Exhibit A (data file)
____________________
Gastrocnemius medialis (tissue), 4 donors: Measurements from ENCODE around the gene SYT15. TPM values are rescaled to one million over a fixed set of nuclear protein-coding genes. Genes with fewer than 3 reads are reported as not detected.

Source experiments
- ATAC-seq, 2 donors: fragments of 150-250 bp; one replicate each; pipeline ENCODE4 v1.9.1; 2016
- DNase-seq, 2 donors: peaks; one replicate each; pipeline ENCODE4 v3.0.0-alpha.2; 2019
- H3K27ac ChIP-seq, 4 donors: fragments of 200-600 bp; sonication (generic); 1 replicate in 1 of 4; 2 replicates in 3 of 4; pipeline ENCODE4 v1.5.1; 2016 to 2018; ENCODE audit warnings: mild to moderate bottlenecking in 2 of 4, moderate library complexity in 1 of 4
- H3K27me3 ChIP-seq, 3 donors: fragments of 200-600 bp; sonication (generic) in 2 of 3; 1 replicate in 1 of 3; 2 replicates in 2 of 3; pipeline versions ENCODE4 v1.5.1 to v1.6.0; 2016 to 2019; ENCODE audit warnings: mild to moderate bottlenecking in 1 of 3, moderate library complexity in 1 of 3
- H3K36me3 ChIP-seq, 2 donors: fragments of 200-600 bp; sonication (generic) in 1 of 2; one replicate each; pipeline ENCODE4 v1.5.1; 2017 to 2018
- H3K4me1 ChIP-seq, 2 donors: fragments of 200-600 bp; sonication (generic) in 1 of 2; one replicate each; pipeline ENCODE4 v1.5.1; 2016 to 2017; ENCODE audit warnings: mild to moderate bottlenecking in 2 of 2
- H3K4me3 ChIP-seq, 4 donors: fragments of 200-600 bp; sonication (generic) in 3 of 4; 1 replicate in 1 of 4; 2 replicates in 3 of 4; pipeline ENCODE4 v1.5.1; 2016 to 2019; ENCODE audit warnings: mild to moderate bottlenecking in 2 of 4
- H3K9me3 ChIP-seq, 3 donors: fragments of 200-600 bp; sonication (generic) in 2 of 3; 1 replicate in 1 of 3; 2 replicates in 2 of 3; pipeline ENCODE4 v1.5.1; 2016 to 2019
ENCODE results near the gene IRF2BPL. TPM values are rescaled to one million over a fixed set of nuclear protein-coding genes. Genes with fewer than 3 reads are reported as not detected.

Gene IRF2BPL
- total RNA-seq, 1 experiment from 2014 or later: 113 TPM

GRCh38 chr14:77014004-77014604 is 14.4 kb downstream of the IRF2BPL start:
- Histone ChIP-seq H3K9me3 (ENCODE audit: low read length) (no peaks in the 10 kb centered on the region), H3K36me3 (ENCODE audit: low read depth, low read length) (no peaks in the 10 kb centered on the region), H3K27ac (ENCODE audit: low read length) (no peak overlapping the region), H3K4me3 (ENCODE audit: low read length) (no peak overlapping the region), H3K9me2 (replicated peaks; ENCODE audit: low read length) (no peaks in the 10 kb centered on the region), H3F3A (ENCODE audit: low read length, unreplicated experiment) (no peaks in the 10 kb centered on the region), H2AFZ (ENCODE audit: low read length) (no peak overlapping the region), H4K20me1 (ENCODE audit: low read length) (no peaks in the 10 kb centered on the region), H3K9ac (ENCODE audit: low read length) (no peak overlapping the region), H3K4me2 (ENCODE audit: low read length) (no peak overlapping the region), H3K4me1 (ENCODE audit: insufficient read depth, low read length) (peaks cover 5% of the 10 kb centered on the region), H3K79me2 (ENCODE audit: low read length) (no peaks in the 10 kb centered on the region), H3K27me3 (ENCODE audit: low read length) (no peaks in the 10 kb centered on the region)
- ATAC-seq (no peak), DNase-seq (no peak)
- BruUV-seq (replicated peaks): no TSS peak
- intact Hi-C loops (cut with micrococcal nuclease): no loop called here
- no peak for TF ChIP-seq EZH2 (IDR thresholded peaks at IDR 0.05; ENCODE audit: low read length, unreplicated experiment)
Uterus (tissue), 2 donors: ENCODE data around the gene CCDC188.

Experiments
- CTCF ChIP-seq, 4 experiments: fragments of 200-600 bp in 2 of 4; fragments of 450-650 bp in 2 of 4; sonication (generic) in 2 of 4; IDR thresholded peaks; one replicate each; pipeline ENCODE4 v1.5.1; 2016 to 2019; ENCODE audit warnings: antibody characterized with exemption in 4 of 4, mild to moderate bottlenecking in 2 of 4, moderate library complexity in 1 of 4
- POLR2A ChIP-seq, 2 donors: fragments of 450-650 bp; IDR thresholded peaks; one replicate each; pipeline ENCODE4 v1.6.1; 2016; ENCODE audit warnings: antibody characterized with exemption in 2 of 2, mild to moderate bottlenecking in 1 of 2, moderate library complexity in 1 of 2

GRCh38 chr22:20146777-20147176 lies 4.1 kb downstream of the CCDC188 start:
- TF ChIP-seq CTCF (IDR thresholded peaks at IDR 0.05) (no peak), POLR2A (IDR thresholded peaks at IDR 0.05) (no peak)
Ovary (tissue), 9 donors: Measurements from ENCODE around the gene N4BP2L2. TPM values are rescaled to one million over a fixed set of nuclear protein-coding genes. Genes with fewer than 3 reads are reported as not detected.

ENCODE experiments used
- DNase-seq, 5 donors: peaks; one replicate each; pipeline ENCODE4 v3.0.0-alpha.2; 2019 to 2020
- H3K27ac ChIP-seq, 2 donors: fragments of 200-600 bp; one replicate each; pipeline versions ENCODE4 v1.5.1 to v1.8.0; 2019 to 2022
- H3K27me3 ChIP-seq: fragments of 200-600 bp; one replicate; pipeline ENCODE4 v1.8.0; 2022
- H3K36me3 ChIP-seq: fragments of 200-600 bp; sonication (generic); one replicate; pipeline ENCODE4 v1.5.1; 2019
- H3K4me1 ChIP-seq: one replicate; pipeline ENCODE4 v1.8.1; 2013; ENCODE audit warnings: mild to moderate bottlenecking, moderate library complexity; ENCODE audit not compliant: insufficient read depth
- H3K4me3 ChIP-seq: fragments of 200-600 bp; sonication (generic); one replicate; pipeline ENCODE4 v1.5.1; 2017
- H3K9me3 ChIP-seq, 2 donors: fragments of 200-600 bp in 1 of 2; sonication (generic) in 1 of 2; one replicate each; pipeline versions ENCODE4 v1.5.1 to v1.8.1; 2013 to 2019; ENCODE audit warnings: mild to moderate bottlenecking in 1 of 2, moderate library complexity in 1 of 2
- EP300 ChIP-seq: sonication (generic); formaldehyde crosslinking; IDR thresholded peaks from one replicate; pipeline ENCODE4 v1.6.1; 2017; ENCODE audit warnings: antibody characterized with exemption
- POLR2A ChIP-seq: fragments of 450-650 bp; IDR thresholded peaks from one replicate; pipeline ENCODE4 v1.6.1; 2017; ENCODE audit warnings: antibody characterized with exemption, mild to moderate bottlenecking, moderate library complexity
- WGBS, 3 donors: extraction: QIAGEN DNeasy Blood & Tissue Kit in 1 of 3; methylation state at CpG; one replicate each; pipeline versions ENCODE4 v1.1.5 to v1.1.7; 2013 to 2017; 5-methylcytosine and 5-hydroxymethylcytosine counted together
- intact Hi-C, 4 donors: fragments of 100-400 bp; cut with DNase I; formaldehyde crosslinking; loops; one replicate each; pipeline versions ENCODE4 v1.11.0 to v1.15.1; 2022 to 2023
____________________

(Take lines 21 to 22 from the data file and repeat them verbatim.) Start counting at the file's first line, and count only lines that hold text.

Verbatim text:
Experiments
- CTCF ChIP-seq, 4 experiments: fragments of 200-600 bp in 2 of 4; fragments of 450-650 bp in 2 of 4; sonication (generic) in 2 of 4; IDR thresholded peaks; one replicate each; pipeline ENCODE4 v1.5.1; 2016 to 2019; ENCODE audit warnings: antibody characterized with exemption in 4 of 4, mild to moderate bottlenecking in 2 of 4, moderate library complexity in 1 of 4